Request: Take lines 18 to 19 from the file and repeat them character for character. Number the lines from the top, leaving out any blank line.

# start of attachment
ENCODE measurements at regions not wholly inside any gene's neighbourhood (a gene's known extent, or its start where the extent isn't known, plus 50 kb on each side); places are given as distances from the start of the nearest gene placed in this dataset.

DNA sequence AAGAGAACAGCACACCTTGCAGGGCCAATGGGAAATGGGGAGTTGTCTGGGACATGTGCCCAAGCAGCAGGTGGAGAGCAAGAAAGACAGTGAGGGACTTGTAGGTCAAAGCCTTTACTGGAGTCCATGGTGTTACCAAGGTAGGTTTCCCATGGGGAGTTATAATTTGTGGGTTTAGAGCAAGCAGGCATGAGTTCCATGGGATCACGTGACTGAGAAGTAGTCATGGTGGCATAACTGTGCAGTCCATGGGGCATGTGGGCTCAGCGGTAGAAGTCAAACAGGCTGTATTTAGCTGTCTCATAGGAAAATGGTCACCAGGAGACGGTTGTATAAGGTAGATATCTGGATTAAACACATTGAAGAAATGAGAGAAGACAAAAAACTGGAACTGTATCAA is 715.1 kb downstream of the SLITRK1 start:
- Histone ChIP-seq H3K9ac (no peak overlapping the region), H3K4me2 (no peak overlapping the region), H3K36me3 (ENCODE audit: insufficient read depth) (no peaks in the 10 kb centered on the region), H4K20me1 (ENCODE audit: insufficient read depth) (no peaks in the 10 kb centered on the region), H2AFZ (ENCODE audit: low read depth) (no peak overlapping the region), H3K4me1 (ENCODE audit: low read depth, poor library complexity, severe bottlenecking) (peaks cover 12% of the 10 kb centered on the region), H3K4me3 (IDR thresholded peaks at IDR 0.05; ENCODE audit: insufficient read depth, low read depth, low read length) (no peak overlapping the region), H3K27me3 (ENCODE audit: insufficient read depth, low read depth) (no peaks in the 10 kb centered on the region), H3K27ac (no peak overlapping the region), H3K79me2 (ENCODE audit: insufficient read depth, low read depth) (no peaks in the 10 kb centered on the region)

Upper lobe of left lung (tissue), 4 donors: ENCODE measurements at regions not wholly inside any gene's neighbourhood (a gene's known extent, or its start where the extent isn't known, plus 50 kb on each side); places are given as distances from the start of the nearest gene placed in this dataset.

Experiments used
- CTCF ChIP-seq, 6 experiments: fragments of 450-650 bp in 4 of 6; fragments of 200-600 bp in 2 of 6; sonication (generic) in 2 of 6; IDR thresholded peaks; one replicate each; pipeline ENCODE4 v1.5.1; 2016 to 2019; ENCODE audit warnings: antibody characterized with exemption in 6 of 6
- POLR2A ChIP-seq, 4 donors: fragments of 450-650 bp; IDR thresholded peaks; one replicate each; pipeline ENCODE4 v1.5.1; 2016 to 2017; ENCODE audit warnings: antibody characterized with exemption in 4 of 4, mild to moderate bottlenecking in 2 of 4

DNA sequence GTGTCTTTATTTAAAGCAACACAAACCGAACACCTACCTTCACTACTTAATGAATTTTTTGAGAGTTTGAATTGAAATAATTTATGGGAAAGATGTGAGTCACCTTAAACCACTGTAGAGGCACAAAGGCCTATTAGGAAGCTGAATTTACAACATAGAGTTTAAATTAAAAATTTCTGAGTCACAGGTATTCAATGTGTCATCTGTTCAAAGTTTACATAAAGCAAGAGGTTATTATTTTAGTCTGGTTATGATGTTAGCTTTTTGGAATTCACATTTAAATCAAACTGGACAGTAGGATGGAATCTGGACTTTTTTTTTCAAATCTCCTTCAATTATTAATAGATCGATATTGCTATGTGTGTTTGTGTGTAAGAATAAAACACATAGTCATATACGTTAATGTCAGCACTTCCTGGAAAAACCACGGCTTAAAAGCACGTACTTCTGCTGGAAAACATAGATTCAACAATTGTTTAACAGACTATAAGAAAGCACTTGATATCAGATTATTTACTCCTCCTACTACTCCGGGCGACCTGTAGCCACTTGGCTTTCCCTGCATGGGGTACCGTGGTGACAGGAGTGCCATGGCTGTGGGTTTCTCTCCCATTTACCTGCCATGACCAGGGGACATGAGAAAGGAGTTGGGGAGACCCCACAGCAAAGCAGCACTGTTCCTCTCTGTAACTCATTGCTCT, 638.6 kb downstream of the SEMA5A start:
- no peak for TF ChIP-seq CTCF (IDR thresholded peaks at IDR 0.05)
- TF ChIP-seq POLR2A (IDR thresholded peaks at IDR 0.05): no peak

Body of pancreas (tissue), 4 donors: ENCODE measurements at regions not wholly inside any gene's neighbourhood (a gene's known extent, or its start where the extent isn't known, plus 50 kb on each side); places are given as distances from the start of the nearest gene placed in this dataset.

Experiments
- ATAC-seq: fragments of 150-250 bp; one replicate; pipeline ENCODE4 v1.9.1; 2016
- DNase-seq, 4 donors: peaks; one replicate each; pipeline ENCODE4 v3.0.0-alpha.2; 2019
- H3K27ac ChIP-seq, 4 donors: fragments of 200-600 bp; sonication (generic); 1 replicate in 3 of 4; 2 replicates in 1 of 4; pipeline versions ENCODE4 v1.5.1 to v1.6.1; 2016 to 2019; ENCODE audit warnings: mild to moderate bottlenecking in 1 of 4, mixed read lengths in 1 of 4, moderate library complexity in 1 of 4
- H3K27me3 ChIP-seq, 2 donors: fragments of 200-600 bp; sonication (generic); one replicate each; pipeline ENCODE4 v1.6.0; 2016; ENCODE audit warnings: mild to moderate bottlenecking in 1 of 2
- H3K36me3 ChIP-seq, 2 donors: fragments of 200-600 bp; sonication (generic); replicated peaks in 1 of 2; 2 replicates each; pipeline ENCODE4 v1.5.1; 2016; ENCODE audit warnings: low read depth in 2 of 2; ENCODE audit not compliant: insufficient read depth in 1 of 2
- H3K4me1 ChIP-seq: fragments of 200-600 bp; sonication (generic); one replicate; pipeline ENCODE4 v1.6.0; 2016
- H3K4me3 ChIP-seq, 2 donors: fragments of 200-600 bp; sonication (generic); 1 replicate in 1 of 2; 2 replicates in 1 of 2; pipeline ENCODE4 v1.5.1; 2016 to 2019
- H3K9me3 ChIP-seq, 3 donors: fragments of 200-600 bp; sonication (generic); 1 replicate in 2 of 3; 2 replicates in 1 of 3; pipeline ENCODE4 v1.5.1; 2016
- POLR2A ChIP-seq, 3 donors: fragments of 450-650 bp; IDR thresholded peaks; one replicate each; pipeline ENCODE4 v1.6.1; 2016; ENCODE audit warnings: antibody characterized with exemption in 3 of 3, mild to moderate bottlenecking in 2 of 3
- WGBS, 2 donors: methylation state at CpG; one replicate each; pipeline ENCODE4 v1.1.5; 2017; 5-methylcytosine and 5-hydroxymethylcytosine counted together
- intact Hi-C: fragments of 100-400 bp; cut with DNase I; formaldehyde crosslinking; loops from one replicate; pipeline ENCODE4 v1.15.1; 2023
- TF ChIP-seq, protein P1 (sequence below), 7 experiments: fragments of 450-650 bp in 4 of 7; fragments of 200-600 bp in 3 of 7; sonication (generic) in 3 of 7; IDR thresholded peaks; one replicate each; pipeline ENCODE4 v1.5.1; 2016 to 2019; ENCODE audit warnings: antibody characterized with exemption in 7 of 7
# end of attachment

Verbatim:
- H3K4me1 ChIP-seq: fragments of 200-600 bp; sonication (generic); one replicate; pipeline ENCODE4 v1.6.0; 2016
- H3K4me3 ChIP-seq, 2 donors: fragments of 200-600 bp; sonication (generic); 1 replicate in 1 of 2; 2 replicates in 1 of 2; pipeline ENCODE4 v1.5.1; 2016 to 2019